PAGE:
Only one, NADH dehydrogenase I (Ndh-1, also called NuoABCDEFGHIJKLMN) is present under both aerobic and anaerobic conditions. NADH dehydrogenase II (Ndh-2), encoded by the ndh gene is synthesized only aerobically. Ndh-1 catalyzes the transfer of electrons from NADH to the quinone pool and is able to generate a proton electrochemical gradient by pumping protons from the cytoplasm to the cell periplasm. In contrast, Ndh-2 does not pump protons.
The purified Ndh-1 enzyme can be separated into three components: a soluble fragment composed of the NuoE, F and G subunits which catalyze the oxidation of NADH. It represents the electron input section of the enzyme and contains all of the iron-sulfur clusters and the FMN cofactor. An amphipathic connecting fragment is composed of the NuoB, CD and I subunits and is linked to a hydrophobic membrane fragment composed of the remaining NuoA, H, J, K, L, M and N subunits. These latter two parts are responsible for reducing the MQ cofactor to MQH2 (or Q cofactor to QH2), and for pumping protons across the cytoplasmic membrane.
Expression of the 14 gene nuo operon is regulated by oxygen and nitrate availability, and by other factors including C4 dicarboxylic acids.
Other electron donor enzymes:
Several other dehydrogenases may also function anaerobically to provide electrons to the terminal reductases. These include:
- Hydrogen and hydrogenase
E. coli contains 4 hydrogenases, of which hydrogenase 1 (HyaABC) and hydrogenase 2 (HybABOC) are proposed to be involved in electron transfer to anaerobic respiratory reductases. A third hydrogenase, hydrogenase 3 (HycBCDEFG) interacts with formate dehydrogenase-H (FdhF) to form the formate-hydrogen lyase complex.
- Glycerol 3-phoshate and glycerol 3-P dehydrogenase
E. coli contains 2 glycerol 3-P dehydrogenases, of which one is the anaerobic glycerol 3-P dehydrogenase (GlpABC) that serves as electron donor to anaerobic respiratory reductases.
- Lactate and lactate dehydrogenase
E. coli contains 3 lactate dehydrogenases, of which L-lactate dehydrogenase (LldD) serves as electron donor to anaerobic respiratory reductases.
Anaerobic Electron Acceptors
There are at least five compounds that can function as anaerobic electron acceptors in E. coli. They include nitrate, nitrite, trimethylamine-N-oxide, dimemethyl-sufloxide, and fumarate. To catalyze their reduction, the cell must synthesize one or more substrate specific terminal reductase enzymes.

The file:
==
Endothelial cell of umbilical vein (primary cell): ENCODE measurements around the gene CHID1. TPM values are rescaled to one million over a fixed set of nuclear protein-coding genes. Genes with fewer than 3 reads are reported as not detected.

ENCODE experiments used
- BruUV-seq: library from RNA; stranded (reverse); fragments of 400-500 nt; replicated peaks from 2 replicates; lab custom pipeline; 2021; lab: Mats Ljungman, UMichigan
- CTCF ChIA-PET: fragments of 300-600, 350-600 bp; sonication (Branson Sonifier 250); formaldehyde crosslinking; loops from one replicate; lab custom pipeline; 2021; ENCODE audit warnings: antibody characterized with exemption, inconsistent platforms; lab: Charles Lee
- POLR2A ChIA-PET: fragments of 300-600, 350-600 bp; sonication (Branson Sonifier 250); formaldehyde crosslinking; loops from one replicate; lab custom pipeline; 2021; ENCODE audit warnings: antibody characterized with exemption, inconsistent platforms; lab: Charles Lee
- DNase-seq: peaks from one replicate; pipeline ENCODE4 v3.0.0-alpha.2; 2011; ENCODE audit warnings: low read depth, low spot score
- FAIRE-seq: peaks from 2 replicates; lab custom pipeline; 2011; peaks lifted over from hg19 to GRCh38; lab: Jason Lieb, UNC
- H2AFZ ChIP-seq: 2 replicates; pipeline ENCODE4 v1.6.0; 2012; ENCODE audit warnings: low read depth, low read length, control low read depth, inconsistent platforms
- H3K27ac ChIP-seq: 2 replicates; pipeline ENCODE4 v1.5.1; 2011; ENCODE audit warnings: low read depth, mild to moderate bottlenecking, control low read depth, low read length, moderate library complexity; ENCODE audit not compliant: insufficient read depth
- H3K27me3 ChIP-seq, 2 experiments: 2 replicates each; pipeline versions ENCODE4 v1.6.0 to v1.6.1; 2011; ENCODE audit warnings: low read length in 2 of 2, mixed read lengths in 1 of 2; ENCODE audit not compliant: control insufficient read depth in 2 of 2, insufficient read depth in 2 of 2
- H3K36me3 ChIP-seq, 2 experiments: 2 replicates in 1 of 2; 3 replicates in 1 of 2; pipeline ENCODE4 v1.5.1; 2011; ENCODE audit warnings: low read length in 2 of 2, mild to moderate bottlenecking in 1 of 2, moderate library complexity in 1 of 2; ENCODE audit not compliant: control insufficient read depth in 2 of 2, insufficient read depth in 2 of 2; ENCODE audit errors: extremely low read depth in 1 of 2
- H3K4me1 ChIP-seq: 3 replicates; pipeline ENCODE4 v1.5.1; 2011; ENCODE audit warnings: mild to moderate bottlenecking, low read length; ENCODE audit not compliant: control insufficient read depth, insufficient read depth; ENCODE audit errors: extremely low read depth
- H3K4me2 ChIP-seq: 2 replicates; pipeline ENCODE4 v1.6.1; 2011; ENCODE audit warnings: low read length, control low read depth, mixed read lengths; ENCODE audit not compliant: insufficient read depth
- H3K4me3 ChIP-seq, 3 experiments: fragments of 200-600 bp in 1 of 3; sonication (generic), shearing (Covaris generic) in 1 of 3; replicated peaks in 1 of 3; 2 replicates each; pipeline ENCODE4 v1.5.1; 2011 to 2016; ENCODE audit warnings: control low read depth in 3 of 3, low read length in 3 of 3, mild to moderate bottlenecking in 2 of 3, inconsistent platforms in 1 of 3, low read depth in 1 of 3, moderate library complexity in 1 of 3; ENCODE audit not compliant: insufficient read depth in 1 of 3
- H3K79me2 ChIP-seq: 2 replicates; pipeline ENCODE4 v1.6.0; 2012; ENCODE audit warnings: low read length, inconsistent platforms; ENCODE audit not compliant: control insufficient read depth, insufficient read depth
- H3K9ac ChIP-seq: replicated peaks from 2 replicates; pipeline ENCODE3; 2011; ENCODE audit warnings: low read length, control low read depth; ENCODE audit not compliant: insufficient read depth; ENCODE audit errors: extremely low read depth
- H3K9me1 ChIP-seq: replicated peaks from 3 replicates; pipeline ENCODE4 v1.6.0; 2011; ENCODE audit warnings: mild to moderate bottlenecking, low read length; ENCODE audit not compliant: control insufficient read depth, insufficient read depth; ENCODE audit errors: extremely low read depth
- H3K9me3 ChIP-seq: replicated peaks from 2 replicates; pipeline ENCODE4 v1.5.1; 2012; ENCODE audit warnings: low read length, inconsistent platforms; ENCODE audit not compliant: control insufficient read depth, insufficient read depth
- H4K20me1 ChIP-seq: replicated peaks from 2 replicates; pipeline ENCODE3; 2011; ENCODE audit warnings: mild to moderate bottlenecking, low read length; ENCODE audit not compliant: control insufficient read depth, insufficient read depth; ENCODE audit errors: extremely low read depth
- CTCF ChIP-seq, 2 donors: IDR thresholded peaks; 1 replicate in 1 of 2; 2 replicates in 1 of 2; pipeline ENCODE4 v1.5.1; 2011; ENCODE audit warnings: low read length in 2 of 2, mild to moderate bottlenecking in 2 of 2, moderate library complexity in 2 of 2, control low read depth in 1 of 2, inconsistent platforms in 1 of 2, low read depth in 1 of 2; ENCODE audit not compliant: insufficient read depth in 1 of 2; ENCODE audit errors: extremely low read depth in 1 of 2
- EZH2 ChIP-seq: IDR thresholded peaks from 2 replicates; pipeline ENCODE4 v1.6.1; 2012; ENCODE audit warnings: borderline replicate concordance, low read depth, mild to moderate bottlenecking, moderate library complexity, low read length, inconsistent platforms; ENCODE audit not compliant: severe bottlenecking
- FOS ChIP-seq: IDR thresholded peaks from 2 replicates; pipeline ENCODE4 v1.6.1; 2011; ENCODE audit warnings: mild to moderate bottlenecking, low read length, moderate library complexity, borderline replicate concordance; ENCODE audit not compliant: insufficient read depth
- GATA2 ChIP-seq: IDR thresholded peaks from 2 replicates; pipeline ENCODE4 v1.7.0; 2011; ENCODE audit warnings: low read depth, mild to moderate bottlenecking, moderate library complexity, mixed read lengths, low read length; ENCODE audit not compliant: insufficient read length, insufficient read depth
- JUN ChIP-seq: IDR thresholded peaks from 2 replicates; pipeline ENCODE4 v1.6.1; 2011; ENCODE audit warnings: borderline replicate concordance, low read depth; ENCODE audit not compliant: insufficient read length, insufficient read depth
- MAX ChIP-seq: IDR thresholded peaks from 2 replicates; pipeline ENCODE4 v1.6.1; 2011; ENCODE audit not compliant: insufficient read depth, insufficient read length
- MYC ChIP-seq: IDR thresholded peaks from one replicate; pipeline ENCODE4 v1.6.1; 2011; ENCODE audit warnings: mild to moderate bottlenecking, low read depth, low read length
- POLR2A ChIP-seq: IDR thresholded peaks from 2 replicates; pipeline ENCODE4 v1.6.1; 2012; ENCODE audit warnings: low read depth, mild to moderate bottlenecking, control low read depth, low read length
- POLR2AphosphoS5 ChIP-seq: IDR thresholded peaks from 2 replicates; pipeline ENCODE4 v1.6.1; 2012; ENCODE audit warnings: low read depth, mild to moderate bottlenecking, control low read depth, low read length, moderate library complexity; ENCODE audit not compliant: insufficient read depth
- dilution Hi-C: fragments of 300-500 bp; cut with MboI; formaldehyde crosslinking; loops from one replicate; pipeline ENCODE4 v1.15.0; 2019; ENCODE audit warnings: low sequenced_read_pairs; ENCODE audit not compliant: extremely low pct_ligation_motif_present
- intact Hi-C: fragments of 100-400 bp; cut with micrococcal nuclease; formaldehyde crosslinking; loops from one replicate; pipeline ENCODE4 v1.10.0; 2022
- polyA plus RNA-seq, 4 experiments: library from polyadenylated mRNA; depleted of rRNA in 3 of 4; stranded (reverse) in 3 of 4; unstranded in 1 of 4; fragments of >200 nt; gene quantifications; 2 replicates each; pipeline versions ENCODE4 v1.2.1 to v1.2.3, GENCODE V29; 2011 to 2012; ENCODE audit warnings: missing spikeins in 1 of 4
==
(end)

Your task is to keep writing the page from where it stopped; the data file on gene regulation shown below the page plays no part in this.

Electron Acceptors and their terminal reductase enzymes:
- Nitrate and nitrate reductase
E. coli contains genes for three distinct nitrate reductase enzymes that reduce nitrate to nitrite.
Two of these, nitrate reductase A (NRA or NarGHI) and nitrate reductase Z (NRZ or NarZYV), are membrane bound and are biochemically nearly identical. The third nitrate reductase, Nap (NapAGHBC), is located in the periplasm.
NarGHI is the preferred terminal reductase under anaerobic conditions when nitrate is abundant. It often couples with formate dehydrogenase-N to form a respiratory chain. The pmf is generated by a menaquinone (MQ) loop where MQ is reduced on the cytoplasmic face of the membrane when formate dehydrogenase oxidizes formate. This allows MQ to pick up its protons from the cytoplasm to form MQH2. MQH2 is then oxidized by nitrate reductase on the periplasmic side of the membrane and protons are deposited in the periplasm. Concurrently, the electrons are passed to the active site of nitrate reductase to reduce nitrate to nitrite.
Formate + NO3- → CO2 + NO2- + H2O
The NapA nitrate reductase (NapAGHBC) also participates under anaerobic conditions to form electron transfer chains. Because the enzyme is located in the periplasmic space, it does not require nitrate uptake into the cytoplasm as do the NarGHI and NarZYV enzymes. NapA receives electrons from the quinone pool via other Nap subunits.
The nap operon is expressed under low nitrate conditions while the narGHI operon is expressed only when environmental nitrate levels are high. Both are induced by anaerobiosis and nitrate. The expression of the narZYV operon is constitutive and further induced during stationary phase: however, it is independent of nitrate availability or anaerobiosis.
- Nitrite and nitrite reductase
Nitrite is toxic to the cell and is transported out or detoxified when concentrations are high. However, nitrite at low concentrations can serve as terminal electron acceptor once nitrate is depleted from the environment. Nitrite reductase serves as the terminal reductase.